Chapter 7: Relative Heaven
Footnote: This poem is an extract from the text of this book.
War and Peace
War and Peace?
From what I hear, war is hard to bear,
yet all around you are in the same boat.
They are all sharing the tribulation with you.
Each has his part.
Each is a part.
All strive and suffer together.
All share the pain.
All share the victory.
When unemployed you stand alone.
You are isolated.
Those around you not only are not suffering your hardships,
they also despise you.
Laymen and officials alike,
are dispassionate about your circumstance.
It is your own fault.
You are a malingerer,
whom their precious tax money should not have to support.
I would rather fight and die with a rifle in my hand,
than endure this purposelessness,
this dearth of opportunity,
this contempt from every quarter.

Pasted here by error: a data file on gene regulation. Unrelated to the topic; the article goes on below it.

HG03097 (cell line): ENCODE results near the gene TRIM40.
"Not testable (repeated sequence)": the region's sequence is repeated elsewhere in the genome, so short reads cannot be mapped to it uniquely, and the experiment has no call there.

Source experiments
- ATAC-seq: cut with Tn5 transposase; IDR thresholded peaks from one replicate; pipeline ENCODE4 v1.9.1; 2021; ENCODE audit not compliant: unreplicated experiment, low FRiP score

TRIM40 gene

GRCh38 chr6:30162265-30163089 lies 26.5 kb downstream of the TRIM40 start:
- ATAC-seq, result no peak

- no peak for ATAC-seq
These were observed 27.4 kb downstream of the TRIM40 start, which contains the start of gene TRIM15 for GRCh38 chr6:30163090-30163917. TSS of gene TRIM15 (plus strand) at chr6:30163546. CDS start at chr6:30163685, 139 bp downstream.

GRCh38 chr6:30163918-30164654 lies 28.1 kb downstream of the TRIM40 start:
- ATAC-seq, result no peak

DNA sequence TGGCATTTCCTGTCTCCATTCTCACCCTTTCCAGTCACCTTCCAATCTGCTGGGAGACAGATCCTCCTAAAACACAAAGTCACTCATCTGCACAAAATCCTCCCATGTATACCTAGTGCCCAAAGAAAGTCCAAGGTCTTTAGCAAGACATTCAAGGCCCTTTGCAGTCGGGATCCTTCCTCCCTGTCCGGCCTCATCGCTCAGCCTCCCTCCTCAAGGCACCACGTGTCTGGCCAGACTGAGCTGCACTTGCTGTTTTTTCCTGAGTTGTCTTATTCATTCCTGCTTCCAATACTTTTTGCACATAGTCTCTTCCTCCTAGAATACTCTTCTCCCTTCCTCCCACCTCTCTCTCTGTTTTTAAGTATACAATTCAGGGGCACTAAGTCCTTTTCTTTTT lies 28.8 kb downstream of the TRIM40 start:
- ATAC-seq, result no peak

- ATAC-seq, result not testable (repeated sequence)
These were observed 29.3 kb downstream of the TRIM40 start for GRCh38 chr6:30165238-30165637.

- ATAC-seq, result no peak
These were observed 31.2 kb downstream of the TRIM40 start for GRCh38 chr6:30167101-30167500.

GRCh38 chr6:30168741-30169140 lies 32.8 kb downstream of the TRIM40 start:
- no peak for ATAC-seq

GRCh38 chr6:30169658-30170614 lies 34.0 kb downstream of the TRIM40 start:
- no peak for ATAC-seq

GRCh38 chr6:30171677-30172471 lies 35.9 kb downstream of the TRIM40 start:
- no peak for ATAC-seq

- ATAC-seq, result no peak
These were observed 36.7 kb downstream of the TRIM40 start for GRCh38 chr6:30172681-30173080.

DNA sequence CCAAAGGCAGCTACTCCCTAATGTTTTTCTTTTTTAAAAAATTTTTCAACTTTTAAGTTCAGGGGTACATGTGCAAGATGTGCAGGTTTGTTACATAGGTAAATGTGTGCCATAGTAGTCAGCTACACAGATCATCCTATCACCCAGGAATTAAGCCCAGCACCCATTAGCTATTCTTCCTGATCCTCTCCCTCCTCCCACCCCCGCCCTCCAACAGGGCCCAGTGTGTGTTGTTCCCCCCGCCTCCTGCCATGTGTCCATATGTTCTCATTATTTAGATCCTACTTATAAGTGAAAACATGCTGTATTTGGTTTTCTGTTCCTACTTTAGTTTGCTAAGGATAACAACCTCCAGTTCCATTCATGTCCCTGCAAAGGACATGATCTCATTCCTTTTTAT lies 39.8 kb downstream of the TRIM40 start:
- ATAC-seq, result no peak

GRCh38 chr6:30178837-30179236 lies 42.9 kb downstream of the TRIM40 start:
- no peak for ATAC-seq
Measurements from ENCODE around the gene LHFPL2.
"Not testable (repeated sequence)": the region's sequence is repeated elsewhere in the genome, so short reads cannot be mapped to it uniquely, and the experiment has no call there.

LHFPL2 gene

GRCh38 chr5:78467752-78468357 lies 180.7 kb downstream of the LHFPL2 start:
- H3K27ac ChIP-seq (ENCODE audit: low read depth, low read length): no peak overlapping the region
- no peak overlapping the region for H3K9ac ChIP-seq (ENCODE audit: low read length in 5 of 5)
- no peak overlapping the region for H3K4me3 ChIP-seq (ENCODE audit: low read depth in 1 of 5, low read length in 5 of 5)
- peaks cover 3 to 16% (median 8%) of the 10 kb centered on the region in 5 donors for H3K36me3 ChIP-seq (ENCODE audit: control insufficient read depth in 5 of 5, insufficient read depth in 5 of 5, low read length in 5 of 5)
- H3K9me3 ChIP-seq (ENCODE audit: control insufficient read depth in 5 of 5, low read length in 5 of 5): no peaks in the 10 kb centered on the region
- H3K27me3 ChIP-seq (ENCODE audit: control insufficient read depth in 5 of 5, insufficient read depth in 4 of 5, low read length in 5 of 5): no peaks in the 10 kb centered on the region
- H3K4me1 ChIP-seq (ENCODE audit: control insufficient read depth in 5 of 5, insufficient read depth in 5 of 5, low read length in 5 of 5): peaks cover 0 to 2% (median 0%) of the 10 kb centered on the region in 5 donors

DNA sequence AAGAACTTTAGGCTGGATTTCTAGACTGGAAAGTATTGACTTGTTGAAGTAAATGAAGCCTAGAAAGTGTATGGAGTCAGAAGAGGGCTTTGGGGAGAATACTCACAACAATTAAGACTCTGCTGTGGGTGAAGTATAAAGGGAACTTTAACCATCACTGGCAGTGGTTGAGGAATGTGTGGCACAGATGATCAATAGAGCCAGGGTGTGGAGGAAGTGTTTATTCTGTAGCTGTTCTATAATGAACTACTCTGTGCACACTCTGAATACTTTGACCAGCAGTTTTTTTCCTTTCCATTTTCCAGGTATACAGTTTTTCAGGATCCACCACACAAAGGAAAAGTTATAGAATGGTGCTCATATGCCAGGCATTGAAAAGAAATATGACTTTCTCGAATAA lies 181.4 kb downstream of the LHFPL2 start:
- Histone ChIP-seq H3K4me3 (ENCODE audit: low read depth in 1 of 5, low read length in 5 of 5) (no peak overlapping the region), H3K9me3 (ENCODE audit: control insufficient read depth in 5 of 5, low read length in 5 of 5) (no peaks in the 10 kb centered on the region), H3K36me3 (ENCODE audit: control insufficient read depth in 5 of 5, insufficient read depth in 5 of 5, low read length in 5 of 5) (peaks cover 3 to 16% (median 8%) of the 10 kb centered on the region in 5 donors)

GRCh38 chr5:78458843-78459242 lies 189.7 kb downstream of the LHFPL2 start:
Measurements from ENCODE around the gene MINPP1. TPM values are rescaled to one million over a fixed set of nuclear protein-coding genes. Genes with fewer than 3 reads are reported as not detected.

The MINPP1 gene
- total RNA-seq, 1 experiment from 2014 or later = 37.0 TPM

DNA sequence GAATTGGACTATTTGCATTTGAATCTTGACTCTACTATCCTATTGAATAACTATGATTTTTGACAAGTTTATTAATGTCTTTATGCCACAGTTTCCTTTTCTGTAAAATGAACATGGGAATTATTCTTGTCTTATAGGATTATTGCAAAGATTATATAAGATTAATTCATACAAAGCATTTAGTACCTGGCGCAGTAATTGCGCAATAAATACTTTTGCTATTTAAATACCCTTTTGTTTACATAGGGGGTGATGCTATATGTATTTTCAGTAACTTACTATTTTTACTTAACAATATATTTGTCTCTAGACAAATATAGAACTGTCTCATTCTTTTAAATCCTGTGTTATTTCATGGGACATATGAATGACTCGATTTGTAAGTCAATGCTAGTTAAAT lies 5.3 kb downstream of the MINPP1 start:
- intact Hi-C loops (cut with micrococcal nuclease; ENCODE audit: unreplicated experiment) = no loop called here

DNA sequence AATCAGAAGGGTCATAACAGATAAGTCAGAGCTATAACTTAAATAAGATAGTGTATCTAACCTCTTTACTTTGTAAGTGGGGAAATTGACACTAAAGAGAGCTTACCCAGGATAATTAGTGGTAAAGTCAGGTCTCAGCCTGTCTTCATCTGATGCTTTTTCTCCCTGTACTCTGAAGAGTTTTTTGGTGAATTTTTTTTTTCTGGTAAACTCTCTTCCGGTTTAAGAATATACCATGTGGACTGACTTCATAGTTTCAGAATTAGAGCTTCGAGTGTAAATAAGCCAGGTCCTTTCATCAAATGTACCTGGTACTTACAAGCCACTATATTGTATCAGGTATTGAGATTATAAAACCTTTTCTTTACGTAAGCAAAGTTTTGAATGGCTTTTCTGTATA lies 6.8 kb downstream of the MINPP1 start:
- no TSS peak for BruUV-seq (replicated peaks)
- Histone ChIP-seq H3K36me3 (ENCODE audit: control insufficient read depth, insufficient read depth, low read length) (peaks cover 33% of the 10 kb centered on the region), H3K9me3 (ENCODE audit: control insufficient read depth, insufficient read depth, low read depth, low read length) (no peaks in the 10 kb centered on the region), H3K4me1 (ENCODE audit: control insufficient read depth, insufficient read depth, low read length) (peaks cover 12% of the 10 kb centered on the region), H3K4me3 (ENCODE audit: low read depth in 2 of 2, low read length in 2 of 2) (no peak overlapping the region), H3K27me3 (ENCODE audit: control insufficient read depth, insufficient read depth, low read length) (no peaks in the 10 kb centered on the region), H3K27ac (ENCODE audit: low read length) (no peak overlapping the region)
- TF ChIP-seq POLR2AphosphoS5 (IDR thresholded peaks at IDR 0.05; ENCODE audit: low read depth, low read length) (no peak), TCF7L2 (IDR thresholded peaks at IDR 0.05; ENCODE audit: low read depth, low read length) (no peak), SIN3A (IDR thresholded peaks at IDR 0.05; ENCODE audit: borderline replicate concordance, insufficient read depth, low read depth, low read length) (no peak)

Maybe I should fight,
and perhaps even die.
Not with a rifle, but at my keyboard.
Striving to lay bare the truth.
To an apathetic public mind.
About the rancid system under which we live.
infected and corrupted by impervious walls of secrecy and privilege,
by exclusive institutions, cliques, unions, gangs,
by nepotism, fraternity and the Old School Tie.
Which metes out riches to the undeserving,
and misery to the meek and wise.
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© May 1998 Robert John Morton
This poem is an extract from the text of this book.